Wellness programs are “in” for employers – and so are penalties for workers who make unhealthy choices.
Over the next three to five years, 73% of employers said they’ll offer a wellness program and tie incentives or penalties to it to motivate their employees to make healthy choices, found a 2011 Aon Hewitt survey.
Carrot v. stick
Currently, the penalties appear to be getting a stronger foothold in companies’ wellness strategies.
Reason: Many businesses have found in their wellness programs that people are more motivated by the risk of losing money than gaining it.
How many companies operate under that belief? Here’s a rundown compiled by a 2010 Aon Hewitt survey:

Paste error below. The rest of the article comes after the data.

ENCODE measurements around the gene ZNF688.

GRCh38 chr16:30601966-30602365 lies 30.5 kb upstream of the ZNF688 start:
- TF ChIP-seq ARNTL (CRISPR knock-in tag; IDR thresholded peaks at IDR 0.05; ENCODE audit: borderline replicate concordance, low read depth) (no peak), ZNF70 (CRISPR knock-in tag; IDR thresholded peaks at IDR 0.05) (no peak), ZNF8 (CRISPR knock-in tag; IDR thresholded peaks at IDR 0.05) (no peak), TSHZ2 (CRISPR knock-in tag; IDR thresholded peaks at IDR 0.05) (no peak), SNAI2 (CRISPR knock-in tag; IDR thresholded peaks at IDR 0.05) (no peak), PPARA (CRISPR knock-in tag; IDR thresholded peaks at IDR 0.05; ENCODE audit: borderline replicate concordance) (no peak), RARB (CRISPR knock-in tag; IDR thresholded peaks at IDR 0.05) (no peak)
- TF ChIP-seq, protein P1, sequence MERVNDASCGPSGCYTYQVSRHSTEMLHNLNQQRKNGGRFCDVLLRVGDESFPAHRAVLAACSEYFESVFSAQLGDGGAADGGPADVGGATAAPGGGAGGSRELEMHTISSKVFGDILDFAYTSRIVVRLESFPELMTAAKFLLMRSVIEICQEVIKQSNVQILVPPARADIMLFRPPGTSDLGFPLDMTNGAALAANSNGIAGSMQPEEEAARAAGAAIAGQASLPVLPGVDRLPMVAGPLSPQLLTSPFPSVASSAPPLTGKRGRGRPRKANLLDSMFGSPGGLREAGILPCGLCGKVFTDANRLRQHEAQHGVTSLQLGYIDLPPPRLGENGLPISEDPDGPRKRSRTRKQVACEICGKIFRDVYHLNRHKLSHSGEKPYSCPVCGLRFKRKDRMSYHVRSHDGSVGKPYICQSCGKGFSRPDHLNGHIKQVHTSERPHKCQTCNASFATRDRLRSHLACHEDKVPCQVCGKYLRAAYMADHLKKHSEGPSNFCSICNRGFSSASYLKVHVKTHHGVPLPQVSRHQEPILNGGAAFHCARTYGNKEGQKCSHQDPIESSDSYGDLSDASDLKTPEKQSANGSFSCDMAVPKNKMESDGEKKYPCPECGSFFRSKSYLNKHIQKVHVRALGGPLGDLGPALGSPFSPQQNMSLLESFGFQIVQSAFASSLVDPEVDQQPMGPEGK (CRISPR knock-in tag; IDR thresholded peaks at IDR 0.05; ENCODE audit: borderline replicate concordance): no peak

- 64% of employers impose or plan to impose penalties for smoking
- 50% for not taking part in disease management/lifestyle behavior programs
- 45% for not participating in biometric screenings
- 25% for not consulting with health coaches, and
- 17% for not making biometric improvements, like lowering blood pressure or losing a set amount of weight.
2 things to remember
When it comes to offering incentives or penalties, there are two things employers need to remember to avoid breaking the law:
- The size of any incentives or penalties in a wellness program can’t exceed 20% of the total cost of health coverage for employees (in 2014 that limit will be bumped up to 30%, thanks to the healthcare reform law), and
- If an employee is unable to earn an incentive — or avoid a penalty — due to a health condition, the wellness program must create an alternate way for that employee to do so.